Paint a picture of the Old Well? Me, who struggles to sketch anything beyond a stick figure and was recently given coloring advice from a 4-year-old? Actually, it is completely possible courtesy of the amazing teachers at Wine and Design in Carrboro, NC.
I recently joined a group of friends for a Wednesday evening class on painting the Old Well surrounded by blooming flowers. All you need to bring is yourself and your choice of beverage and snack. Everything else is provided for you from the canvas, to paint, apron and step-by-step instruction as you paint your masterpiece.
Don’t want to paint the Old Well — or like me looking for another painting option? Visit their online calendar to see what paintings are coming up soon and reserve your spot in the class.
One of the greatest gifts a person can give another is to share their story. Yesterday I had the opportunity to visit Tillery, North Carolina. Beyond the natural beauty to be enjoyed everywhere you looked, I had the privilege to hear the stories of several members of the Tillery community and experience great cooking at the Resettlement Cafe.
Tillery Plantation was farmed by 150 slaves at its peak and descendants of those slaves as well as other farmers from across North Carolina and the Southeast formed the Tillery Resettlement Community in the 1930’s as part of the New Deal Resettlement. “Persistent racism in the administration of [USDA] programs” led to some farmers of Tillery losing their land and today none of the 300 original families or their children are farming in Tillery.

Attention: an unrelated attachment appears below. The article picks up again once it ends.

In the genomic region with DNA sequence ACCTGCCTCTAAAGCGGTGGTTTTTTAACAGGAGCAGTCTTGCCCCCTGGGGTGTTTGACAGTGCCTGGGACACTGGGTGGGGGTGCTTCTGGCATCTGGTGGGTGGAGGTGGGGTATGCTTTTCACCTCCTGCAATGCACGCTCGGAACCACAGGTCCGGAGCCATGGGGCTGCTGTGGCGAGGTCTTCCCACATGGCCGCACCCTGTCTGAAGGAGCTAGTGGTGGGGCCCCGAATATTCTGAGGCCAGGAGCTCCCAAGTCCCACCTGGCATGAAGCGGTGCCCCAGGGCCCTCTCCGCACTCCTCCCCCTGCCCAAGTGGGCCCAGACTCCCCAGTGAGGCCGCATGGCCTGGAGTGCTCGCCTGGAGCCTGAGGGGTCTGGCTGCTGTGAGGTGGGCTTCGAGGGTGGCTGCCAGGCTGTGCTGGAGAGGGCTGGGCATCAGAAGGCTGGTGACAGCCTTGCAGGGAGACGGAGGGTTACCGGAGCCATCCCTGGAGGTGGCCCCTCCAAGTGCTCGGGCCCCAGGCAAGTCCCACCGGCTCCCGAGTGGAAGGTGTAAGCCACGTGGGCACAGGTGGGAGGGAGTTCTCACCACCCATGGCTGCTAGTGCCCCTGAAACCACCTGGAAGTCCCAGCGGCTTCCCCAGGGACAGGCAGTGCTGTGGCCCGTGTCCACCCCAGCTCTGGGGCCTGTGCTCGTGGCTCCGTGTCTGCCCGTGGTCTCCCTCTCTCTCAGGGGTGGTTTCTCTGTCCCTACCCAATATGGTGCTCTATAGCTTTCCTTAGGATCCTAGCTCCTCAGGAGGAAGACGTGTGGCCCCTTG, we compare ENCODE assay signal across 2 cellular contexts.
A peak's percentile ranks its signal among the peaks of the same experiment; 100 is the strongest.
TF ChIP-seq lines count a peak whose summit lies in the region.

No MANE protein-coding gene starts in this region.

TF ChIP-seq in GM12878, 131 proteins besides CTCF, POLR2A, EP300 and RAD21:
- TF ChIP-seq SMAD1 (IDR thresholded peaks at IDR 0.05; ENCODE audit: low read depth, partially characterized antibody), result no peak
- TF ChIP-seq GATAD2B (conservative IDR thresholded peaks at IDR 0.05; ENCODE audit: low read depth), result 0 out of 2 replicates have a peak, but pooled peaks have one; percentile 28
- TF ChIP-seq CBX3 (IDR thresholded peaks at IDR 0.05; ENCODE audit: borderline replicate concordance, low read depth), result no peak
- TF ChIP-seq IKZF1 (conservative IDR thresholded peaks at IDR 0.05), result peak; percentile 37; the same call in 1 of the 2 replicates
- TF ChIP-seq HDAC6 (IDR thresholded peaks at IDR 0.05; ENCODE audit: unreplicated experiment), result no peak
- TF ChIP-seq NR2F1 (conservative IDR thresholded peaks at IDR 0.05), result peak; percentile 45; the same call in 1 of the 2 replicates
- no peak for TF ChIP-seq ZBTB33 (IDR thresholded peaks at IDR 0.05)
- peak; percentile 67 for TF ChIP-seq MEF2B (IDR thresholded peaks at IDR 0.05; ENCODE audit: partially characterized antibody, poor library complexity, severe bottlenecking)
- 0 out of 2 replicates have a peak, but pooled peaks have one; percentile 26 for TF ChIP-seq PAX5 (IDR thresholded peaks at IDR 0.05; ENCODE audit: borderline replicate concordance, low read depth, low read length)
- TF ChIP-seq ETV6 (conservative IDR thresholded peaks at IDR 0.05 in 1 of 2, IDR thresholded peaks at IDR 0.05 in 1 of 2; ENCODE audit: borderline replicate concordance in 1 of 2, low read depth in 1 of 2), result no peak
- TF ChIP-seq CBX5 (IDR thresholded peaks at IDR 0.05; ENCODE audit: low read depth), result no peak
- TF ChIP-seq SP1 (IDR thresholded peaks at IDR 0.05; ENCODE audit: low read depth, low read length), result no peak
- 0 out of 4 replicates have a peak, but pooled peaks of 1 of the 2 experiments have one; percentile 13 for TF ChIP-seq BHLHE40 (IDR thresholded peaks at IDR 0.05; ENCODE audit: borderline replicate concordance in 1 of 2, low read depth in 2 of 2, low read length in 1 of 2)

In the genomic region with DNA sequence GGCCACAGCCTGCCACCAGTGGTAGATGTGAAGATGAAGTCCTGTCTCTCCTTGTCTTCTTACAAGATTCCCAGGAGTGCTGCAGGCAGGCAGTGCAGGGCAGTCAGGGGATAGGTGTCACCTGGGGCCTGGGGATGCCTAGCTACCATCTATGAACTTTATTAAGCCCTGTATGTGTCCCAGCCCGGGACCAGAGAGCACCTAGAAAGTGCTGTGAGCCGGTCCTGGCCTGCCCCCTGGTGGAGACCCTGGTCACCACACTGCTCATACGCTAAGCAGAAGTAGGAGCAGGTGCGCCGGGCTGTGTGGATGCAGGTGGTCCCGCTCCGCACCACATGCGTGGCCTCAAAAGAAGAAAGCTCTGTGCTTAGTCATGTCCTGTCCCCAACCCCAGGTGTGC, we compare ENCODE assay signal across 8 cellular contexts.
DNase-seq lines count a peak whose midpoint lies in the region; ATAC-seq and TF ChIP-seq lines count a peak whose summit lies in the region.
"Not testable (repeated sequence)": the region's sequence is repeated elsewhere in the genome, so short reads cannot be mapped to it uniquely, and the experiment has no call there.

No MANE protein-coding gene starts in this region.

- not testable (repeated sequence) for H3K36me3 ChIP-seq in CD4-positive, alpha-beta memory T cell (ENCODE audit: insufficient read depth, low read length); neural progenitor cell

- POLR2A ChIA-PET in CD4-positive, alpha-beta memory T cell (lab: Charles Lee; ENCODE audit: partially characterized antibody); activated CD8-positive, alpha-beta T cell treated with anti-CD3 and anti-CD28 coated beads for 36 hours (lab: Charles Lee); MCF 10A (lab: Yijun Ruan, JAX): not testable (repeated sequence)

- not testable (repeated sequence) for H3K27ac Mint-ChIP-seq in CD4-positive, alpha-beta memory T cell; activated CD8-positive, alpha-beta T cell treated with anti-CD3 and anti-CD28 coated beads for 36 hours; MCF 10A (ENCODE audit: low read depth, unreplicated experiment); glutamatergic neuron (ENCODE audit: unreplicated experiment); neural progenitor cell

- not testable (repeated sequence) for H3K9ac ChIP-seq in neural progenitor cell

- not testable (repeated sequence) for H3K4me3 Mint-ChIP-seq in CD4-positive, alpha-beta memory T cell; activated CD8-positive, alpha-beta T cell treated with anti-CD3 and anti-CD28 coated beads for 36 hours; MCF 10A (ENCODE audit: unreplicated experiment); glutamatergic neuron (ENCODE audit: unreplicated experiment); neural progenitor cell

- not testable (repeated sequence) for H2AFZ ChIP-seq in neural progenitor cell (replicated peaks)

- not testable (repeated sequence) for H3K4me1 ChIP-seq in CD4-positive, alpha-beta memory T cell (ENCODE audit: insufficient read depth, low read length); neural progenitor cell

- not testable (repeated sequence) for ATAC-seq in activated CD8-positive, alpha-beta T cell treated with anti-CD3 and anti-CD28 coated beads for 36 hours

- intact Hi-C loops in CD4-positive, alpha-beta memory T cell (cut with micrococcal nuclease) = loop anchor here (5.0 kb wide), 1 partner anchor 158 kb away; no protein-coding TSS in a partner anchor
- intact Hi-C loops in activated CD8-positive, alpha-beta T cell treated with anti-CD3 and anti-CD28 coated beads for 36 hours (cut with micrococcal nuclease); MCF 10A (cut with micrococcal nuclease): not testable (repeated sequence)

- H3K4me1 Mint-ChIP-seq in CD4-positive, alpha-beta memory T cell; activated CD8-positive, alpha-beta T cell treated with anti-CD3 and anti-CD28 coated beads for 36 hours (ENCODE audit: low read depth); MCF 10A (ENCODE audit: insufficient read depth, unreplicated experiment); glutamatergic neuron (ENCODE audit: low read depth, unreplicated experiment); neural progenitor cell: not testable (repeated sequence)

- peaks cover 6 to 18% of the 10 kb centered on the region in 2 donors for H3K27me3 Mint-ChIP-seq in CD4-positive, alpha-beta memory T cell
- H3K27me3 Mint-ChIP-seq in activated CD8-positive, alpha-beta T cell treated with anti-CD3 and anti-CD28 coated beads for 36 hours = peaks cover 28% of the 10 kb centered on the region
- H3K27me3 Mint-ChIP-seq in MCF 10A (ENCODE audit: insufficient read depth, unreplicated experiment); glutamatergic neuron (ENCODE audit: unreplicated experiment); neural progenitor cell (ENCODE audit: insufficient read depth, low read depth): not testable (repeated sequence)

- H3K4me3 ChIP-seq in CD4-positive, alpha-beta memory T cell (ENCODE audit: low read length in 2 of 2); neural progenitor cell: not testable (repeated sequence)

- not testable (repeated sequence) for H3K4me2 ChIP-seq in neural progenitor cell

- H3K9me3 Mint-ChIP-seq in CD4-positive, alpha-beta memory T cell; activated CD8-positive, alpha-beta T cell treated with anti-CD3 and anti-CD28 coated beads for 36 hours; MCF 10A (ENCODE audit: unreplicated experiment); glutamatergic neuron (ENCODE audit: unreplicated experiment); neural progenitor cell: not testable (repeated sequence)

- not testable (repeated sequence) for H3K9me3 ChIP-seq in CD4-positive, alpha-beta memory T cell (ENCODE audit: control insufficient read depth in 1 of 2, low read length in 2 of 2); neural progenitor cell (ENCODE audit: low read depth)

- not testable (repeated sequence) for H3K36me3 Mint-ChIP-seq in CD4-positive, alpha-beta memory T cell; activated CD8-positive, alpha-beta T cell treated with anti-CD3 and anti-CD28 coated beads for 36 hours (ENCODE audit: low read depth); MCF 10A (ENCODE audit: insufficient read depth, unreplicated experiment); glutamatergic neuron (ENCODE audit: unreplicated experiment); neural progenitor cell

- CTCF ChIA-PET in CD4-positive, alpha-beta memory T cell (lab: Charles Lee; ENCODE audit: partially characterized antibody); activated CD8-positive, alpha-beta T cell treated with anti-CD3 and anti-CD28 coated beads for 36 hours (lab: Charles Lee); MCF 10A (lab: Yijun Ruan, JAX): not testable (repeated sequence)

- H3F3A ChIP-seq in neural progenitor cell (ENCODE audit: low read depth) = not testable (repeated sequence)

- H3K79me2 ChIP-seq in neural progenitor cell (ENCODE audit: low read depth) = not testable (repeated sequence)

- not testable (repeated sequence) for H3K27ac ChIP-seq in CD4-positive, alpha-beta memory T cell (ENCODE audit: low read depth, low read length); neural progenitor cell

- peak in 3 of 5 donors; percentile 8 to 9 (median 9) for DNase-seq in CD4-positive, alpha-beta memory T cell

As 2013 knocks on the door, I find myself again reflecting on a passing year and setting expectations for myself in the coming year. I shy away from “resolutions” that cannot be kept and are soon forgotten.
However, I do find value in setting goals for myself to accomplish throughout the year. One of those goals this year is to follow the wise words of Dr. Seuss. Each day of 2013, I will strive to:
Always do what [I] want and say what [I] feel, because those who mind don’t matter and those who matter don’t mind.
It is so true and I wish sometimes I had started implementing the life lessons shared by Theodor Seuss Geisel when I first enjoyed his books as a child – it would have saved me a lot of guilt and worry. But, better late than never! For more stellar adages from Dr. Seuss go here.
I wish you a very Happy New Year and hope that you will follow my journeys on NC & Beyond in 2013!
Experiencing local cuisine is key to learning about the culture of the place you are visiting whether you find yourself in North Carolina or Thailand. While exploring the Sunday evening market in Chiang Mai, I met Yui and learned about her cooking classes. One of the best spontaneous decisions I have ever made was deciding to enroll in her course the next day. I took her full day course, but there are also half-day options.
My classmates for the day were a group of Australian tourists. In addition to learning Thai cooking and appreciating Yui’s humor I got to see Thailand from the Australian perspective as they shared their travel stories. The cooking classes are held at Yui’s home on the side porch where she has individual cooking stations for each student and a large dining area where everyone gathered to try out each dish as it was finished.
A highlight of the day was a field trip to the market for a guided tour with Yui. She gave us tips for shopping in a Thai market and offered suggestions for alternative ingredients that would work well if we could not find something in American or Australian grocery stores.